We assessed the longitudinal distribution of intra-airway heat and water exchanges and their effects on airway wall temperature by directly measuring respiratory fluctuations in airstream temperature and humidity, as well as airway wall temperature, at multiple sites along the airways of endotracheally intubated dogs. By comparing these axial thermal and water profiles, we have demonstrated that increasing minute ventilation of cold or warm dry air leads to 1) further penetration of unconditioned air into the lung, 2) a shift of the principal site of total respiratory heat loss from the trachea to the bronchi, and 3) alteration of the relative contributions of conductive and evaporative heat losses to local total (conductive plus evaporative) heat loss. These changes were not accurately reflected in global measurements of respiratory heat and water exchange made at the free end of the endotracheal tube. Raising the temperature of inspired dry air from frigid to near body temperature principally altered the mechanism of airway cooling but did not influence airway mucosal temperature substantially. When local heat loss was increased from both trachea and bronchi (by increasing minute ventilation), only the tracheal mucosal temperature fell appreciably (up to 4.0°C), even though the rise in heat loss from the bronchi about doubled that in the trachea. Thus it appears that the bronchi are better able to resist changes in airway wall temperature than is the trachea. These data indicate that the sites, magnitudes, and mechanisms of respiratory heat loss vary appreciably with breathing pattern and inspired gas temperature and that these changes cannot be predicted from measurements made at the mouth. In addition, they demonstrate that local heat (and presumably, water) sources that replenish mucosal heat and water lost to the airstream are important in determining the degree of local airway cooling (and presumably, drying).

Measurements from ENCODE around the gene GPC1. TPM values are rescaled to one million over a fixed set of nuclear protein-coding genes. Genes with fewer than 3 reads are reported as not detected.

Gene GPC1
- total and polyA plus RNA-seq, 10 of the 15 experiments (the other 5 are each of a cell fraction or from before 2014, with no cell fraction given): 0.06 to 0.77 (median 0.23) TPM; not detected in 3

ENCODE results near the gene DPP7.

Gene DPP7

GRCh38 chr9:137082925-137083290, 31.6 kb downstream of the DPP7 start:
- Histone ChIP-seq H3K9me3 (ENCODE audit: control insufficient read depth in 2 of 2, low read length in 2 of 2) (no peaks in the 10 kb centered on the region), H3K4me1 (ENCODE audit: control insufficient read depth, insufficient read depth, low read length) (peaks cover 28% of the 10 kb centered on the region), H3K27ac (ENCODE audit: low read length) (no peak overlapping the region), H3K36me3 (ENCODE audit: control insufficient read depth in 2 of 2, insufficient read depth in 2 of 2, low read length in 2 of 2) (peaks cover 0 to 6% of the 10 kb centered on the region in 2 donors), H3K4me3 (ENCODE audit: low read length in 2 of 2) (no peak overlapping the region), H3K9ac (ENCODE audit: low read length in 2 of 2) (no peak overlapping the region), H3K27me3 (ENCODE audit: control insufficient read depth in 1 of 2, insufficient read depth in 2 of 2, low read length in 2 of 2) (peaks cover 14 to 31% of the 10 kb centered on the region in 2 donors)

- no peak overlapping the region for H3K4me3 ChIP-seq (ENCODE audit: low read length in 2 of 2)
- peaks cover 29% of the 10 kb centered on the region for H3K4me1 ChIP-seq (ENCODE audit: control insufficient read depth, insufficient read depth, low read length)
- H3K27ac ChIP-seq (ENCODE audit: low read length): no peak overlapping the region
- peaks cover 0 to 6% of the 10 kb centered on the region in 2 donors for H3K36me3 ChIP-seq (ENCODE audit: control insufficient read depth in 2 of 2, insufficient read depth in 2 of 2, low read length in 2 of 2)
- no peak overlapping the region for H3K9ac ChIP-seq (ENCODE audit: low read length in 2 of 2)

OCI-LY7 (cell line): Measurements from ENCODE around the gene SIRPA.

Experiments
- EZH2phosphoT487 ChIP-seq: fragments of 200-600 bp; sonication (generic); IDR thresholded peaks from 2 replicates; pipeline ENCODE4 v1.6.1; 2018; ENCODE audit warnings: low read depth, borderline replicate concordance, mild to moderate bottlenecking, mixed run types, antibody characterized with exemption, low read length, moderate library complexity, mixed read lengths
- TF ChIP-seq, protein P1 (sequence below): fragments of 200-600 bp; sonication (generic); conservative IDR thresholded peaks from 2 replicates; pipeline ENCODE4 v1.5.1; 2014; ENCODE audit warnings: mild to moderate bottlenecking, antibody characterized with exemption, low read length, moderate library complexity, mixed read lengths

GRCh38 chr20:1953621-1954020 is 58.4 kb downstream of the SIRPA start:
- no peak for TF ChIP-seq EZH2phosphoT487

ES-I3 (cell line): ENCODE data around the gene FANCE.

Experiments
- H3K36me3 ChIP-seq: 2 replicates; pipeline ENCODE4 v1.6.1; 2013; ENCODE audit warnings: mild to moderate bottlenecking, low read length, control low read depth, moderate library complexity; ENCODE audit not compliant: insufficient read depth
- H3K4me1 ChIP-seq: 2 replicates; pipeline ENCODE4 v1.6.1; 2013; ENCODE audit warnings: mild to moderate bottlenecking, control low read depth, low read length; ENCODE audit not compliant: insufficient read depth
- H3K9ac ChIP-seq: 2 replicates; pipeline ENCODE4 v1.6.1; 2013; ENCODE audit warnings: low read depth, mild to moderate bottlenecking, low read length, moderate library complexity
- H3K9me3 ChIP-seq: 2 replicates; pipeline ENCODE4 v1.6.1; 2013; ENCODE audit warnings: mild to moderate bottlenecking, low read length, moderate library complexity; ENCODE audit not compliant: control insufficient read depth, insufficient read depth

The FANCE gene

ASJC Scopus subject areas
- Physiology (medical)